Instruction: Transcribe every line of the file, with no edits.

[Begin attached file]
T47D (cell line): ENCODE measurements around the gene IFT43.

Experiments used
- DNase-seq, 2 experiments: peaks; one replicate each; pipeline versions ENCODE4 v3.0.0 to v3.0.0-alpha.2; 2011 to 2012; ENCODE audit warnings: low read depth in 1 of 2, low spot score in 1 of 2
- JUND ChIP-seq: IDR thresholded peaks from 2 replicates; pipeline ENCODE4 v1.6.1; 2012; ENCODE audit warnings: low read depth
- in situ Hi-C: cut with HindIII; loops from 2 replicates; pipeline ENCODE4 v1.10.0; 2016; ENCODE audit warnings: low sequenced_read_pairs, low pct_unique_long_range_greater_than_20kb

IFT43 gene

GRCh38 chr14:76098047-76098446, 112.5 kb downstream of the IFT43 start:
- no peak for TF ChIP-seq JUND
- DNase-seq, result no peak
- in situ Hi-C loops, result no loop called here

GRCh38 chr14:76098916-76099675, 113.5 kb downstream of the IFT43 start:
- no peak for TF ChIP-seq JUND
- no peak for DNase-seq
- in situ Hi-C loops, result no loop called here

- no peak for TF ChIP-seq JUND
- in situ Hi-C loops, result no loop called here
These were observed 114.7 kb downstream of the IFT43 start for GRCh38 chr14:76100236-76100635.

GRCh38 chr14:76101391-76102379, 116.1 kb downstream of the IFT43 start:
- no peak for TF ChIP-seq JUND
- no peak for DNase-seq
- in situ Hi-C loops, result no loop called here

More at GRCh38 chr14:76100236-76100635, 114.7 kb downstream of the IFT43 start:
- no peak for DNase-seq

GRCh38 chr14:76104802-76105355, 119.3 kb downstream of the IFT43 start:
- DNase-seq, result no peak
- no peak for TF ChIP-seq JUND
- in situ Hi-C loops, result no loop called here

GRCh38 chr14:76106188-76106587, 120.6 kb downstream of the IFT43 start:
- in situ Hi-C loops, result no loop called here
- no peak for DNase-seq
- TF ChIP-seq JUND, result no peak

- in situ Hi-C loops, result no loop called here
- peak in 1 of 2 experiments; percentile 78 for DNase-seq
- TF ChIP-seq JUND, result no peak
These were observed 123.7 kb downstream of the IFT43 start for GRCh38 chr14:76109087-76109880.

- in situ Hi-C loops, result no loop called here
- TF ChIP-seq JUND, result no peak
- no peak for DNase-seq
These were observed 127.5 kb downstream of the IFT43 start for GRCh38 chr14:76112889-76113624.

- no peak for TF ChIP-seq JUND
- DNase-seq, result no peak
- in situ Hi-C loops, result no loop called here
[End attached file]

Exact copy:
T47D (cell line): ENCODE measurements around the gene IFT43.

Experiments used
- DNase-seq, 2 experiments: peaks; one replicate each; pipeline versions ENCODE4 v3.0.0 to v3.0.0-alpha.2; 2011 to 2012; ENCODE audit warnings: low read depth in 1 of 2, low spot score in 1 of 2
- JUND ChIP-seq: IDR thresholded peaks from 2 replicates; pipeline ENCODE4 v1.6.1; 2012; ENCODE audit warnings: low read depth
- in situ Hi-C: cut with HindIII; loops from 2 replicates; pipeline ENCODE4 v1.10.0; 2016; ENCODE audit warnings: low sequenced_read_pairs, low pct_unique_long_range_greater_than_20kb

IFT43 gene

GRCh38 chr14:76098047-76098446, 112.5 kb downstream of the IFT43 start:
- no peak for TF ChIP-seq JUND
- DNase-seq, result no peak
- in situ Hi-C loops, result no loop called here

GRCh38 chr14:76098916-76099675, 113.5 kb downstream of the IFT43 start:
- no peak for TF ChIP-seq JUND
- no peak for DNase-seq
- in situ Hi-C loops, result no loop called here

- no peak for TF ChIP-seq JUND
- in situ Hi-C loops, result no loop called here
These were observed 114.7 kb downstream of the IFT43 start for GRCh38 chr14:76100236-76100635.

GRCh38 chr14:76101391-76102379, 116.1 kb downstream of the IFT43 start:
- no peak for TF ChIP-seq JUND
- no peak for DNase-seq
- in situ Hi-C loops, result no loop called here

More at GRCh38 chr14:76100236-76100635, 114.7 kb downstream of the IFT43 start:
- no peak for DNase-seq

GRCh38 chr14:76104802-76105355, 119.3 kb downstream of the IFT43 start:
- DNase-seq, result no peak
- no peak for TF ChIP-seq JUND
- in situ Hi-C loops, result no loop called here

GRCh38 chr14:76106188-76106587, 120.6 kb downstream of the IFT43 start:
- in situ Hi-C loops, result no loop called here
- no peak for DNase-seq
- TF ChIP-seq JUND, result no peak

- in situ Hi-C loops, result no loop called here
- peak in 1 of 2 experiments; percentile 78 for DNase-seq
- TF ChIP-seq JUND, result no peak
These were observed 123.7 kb downstream of the IFT43 start for GRCh38 chr14:76109087-76109880.

- in situ Hi-C loops, result no loop called here
- TF ChIP-seq JUND, result no peak
- no peak for DNase-seq
These were observed 127.5 kb downstream of the IFT43 start for GRCh38 chr14:76112889-76113624.

- no peak for TF ChIP-seq JUND
- DNase-seq, result no peak
- in situ Hi-C loops, result no loop called here